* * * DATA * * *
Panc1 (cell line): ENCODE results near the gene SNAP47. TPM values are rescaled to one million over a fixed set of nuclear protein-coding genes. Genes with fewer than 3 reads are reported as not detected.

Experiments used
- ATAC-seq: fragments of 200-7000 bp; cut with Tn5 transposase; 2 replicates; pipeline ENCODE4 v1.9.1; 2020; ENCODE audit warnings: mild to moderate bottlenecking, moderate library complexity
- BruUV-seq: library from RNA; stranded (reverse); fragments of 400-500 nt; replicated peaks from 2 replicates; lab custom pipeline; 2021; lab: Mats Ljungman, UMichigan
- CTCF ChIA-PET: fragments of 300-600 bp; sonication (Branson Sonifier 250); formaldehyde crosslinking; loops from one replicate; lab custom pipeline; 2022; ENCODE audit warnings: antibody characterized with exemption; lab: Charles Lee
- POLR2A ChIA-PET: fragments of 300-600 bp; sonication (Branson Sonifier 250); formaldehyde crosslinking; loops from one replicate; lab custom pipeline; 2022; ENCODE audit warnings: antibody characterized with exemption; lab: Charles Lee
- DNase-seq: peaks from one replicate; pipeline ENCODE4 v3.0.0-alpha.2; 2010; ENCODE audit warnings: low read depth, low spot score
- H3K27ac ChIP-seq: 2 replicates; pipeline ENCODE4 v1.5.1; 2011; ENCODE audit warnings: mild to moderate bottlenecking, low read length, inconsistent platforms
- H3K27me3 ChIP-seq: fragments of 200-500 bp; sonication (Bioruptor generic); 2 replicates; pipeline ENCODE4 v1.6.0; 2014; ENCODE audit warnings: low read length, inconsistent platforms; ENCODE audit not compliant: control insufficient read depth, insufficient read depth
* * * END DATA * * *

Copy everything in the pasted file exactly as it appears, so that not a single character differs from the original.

Panc1 (cell line): ENCODE results near the gene SNAP47. TPM values are rescaled to one million over a fixed set of nuclear protein-coding genes. Genes with fewer than 3 reads are reported as not detected.

Experiments used
- ATAC-seq: fragments of 200-7000 bp; cut with Tn5 transposase; 2 replicates; pipeline ENCODE4 v1.9.1; 2020; ENCODE audit warnings: mild to moderate bottlenecking, moderate library complexity
- BruUV-seq: library from RNA; stranded (reverse); fragments of 400-500 nt; replicated peaks from 2 replicates; lab custom pipeline; 2021; lab: Mats Ljungman, UMichigan
- CTCF ChIA-PET: fragments of 300-600 bp; sonication (Branson Sonifier 250); formaldehyde crosslinking; loops from one replicate; lab custom pipeline; 2022; ENCODE audit warnings: antibody characterized with exemption; lab: Charles Lee
- POLR2A ChIA-PET: fragments of 300-600 bp; sonication (Branson Sonifier 250); formaldehyde crosslinking; loops from one replicate; lab custom pipeline; 2022; ENCODE audit warnings: antibody characterized with exemption; lab: Charles Lee
- DNase-seq: peaks from one replicate; pipeline ENCODE4 v3.0.0-alpha.2; 2010; ENCODE audit warnings: low read depth, low spot score
- H3K27ac ChIP-seq: 2 replicates; pipeline ENCODE4 v1.5.1; 2011; ENCODE audit warnings: mild to moderate bottlenecking, low read length, inconsistent platforms
- H3K27me3 ChIP-seq: fragments of 200-500 bp; sonication (Bioruptor generic); 2 replicates; pipeline ENCODE4 v1.6.0; 2014; ENCODE audit warnings: low read length, inconsistent platforms; ENCODE audit not compliant: control insufficient read depth, insufficient read depth